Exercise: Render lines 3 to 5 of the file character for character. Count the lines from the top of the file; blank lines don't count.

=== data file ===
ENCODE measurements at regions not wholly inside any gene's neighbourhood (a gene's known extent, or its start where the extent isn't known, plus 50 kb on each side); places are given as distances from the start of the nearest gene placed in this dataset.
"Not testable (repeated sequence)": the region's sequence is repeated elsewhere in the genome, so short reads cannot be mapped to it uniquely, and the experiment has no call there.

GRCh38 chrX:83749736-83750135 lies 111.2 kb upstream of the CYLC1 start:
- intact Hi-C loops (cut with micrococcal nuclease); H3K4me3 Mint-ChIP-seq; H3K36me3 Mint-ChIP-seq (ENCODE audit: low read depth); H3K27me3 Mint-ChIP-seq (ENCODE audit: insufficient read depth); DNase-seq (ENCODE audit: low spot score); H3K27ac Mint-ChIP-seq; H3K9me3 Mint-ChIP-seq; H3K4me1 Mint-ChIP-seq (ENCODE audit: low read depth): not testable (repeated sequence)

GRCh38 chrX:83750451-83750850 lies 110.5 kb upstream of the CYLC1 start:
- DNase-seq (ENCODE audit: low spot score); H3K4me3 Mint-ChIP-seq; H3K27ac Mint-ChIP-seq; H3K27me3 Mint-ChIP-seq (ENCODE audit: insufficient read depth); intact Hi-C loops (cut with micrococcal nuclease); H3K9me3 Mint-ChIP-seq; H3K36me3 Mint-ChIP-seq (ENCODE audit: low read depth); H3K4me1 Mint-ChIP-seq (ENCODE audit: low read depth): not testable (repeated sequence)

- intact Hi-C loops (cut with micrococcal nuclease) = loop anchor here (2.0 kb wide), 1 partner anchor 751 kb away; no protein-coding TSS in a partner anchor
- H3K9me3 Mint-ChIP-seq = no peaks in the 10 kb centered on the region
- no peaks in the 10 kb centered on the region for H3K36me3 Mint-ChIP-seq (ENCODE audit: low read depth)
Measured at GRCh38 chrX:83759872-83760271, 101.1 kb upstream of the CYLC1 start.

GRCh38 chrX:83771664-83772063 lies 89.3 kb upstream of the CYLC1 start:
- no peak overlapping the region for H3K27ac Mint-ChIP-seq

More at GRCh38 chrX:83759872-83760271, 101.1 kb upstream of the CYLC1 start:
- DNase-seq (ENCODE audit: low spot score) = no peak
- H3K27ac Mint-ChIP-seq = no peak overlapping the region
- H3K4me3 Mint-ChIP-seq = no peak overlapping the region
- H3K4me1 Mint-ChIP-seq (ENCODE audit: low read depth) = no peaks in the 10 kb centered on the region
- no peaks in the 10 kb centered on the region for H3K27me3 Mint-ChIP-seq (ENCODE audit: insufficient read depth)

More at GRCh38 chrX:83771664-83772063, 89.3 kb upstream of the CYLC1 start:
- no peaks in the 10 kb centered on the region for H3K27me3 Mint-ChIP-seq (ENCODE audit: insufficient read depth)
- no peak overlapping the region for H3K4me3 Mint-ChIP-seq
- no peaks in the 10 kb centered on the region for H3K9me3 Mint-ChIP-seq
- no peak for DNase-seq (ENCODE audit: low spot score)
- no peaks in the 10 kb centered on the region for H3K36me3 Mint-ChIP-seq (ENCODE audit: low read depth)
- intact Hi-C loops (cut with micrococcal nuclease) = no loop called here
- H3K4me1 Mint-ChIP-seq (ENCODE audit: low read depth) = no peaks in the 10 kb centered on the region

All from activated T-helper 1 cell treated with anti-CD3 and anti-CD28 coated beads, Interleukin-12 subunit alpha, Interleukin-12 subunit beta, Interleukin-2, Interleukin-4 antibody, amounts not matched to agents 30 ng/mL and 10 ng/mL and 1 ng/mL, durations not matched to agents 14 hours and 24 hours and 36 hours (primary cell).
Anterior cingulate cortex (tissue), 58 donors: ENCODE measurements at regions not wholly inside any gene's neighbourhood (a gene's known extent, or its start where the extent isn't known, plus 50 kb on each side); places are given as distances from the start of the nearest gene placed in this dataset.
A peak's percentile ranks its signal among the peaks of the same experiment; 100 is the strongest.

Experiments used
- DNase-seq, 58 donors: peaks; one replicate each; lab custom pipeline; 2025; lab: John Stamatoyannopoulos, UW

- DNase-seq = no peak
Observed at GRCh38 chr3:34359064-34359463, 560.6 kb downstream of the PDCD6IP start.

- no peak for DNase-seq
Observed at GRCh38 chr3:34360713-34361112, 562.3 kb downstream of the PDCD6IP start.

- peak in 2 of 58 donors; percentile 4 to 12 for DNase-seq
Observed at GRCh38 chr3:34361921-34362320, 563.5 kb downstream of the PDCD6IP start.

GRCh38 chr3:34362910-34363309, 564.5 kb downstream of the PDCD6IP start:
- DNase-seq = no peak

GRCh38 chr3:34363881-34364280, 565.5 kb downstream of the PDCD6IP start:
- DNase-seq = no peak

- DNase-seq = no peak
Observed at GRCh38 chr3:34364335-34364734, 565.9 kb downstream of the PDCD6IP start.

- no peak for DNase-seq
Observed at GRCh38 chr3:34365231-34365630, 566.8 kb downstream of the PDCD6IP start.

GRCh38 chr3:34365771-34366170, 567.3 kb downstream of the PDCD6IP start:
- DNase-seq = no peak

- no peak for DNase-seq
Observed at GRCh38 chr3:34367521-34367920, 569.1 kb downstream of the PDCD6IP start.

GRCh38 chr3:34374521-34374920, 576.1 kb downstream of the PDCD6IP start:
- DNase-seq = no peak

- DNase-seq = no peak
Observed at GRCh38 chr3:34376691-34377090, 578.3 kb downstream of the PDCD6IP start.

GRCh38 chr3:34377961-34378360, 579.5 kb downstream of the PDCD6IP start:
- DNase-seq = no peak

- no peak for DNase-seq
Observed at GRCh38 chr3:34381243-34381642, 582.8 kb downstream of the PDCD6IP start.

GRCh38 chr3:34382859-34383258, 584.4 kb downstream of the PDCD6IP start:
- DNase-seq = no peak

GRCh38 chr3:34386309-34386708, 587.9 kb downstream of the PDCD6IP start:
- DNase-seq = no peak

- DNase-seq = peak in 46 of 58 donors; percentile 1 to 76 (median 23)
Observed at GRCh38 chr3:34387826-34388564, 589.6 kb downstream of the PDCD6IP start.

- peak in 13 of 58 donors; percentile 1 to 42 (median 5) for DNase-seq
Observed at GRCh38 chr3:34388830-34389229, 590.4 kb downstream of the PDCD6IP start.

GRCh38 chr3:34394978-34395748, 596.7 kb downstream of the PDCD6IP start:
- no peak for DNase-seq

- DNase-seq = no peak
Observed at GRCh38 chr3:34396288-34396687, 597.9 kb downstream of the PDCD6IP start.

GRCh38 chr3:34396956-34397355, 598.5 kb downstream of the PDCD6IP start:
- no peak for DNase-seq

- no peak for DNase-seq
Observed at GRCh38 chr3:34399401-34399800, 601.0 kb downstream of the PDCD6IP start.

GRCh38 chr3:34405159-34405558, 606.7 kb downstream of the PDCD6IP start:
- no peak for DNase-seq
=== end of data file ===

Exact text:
GRCh38 chrX:83749736-83750135 lies 111.2 kb upstream of the CYLC1 start:
- intact Hi-C loops (cut with micrococcal nuclease); H3K4me3 Mint-ChIP-seq; H3K36me3 Mint-ChIP-seq (ENCODE audit: low read depth); H3K27me3 Mint-ChIP-seq (ENCODE audit: insufficient read depth); DNase-seq (ENCODE audit: low spot score); H3K27ac Mint-ChIP-seq; H3K9me3 Mint-ChIP-seq; H3K4me1 Mint-ChIP-seq (ENCODE audit: low read depth): not testable (repeated sequence)

GRCh38 chrX:83750451-83750850 lies 110.5 kb upstream of the CYLC1 start: